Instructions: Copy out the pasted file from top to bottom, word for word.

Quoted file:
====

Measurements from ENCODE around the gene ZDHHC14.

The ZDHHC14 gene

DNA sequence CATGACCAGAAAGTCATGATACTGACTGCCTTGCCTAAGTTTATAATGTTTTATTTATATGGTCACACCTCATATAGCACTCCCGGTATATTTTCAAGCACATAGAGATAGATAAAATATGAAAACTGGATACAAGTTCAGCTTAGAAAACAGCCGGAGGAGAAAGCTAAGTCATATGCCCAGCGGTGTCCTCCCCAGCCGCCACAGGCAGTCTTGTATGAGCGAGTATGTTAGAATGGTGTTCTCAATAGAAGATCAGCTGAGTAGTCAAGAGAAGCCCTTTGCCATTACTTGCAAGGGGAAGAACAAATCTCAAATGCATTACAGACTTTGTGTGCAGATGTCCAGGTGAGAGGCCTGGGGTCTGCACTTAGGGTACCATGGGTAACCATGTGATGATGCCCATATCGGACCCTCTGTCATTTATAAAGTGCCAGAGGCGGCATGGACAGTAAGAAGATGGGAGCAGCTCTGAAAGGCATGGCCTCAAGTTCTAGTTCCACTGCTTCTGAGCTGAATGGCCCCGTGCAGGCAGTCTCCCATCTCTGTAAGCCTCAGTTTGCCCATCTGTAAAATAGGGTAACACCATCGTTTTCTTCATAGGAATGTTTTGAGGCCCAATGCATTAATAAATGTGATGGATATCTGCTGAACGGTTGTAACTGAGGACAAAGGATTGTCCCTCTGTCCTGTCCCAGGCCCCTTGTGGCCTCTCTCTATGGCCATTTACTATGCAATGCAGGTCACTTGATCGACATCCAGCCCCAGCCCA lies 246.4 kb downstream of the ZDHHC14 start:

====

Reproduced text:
Measurements from ENCODE around the gene ZDHHC14.

The ZDHHC14 gene

DNA sequence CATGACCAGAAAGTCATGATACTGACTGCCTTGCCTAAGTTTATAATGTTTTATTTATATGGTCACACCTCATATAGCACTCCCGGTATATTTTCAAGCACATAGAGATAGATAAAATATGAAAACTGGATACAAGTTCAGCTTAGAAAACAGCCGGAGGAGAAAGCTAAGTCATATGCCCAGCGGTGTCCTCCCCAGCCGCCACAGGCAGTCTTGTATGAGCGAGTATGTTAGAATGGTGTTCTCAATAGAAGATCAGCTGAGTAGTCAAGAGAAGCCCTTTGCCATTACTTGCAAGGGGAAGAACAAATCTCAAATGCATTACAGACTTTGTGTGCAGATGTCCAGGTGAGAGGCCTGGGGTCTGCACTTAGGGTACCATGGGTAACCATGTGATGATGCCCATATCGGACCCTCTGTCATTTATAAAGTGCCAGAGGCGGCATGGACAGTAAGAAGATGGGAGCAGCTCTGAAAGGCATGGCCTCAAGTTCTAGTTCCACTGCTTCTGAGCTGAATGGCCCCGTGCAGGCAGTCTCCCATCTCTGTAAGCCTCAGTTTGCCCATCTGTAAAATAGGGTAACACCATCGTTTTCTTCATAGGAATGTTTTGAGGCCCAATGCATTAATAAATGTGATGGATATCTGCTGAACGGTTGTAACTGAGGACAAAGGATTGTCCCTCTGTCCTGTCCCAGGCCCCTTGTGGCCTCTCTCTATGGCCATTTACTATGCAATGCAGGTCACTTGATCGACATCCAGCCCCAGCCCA lies 246.4 kb downstream of the ZDHHC14 start: